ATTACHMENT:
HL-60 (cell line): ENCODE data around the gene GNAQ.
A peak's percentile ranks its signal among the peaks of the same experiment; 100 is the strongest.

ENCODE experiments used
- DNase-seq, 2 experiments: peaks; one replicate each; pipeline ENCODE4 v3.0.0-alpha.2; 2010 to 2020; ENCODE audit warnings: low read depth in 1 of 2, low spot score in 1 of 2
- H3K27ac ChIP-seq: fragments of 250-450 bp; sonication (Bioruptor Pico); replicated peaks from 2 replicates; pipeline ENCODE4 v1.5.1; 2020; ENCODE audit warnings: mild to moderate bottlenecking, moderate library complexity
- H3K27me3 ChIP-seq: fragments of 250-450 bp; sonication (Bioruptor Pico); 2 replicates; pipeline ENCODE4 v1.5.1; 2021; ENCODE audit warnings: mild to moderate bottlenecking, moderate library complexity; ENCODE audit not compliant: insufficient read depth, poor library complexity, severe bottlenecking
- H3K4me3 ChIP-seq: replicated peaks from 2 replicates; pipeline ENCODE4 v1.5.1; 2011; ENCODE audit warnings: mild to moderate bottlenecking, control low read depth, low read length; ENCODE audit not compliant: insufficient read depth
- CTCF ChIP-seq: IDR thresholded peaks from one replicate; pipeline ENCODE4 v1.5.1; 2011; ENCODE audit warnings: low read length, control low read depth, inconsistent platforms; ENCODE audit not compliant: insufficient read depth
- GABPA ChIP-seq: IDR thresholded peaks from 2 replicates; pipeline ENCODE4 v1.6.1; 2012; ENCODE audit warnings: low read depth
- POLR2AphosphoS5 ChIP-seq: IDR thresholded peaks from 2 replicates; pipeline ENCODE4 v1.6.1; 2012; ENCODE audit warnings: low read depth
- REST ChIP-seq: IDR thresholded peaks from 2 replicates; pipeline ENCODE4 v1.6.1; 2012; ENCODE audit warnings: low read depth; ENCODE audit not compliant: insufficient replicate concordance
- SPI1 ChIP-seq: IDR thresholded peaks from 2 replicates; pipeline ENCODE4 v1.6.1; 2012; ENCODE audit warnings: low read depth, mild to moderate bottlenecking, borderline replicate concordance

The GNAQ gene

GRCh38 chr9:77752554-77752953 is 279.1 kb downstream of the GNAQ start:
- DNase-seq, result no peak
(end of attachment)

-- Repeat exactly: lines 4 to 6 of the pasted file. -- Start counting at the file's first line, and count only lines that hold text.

- DNase-seq, 2 experiments: peaks; one replicate each; pipeline ENCODE4 v3.0.0-alpha.2; 2010 to 2020; ENCODE audit warnings: low read depth in 1 of 2, low spot score in 1 of 2
- H3K27ac ChIP-seq: fragments of 250-450 bp; sonication (Bioruptor Pico); replicated peaks from 2 replicates; pipeline ENCODE4 v1.5.1; 2020; ENCODE audit warnings: mild to moderate bottlenecking, moderate library complexity
- H3K27me3 ChIP-seq: fragments of 250-450 bp; sonication (Bioruptor Pico); 2 replicates; pipeline ENCODE4 v1.5.1; 2021; ENCODE audit warnings: mild to moderate bottlenecking, moderate library complexity; ENCODE audit not compliant: insufficient read depth, poor library complexity, severe bottlenecking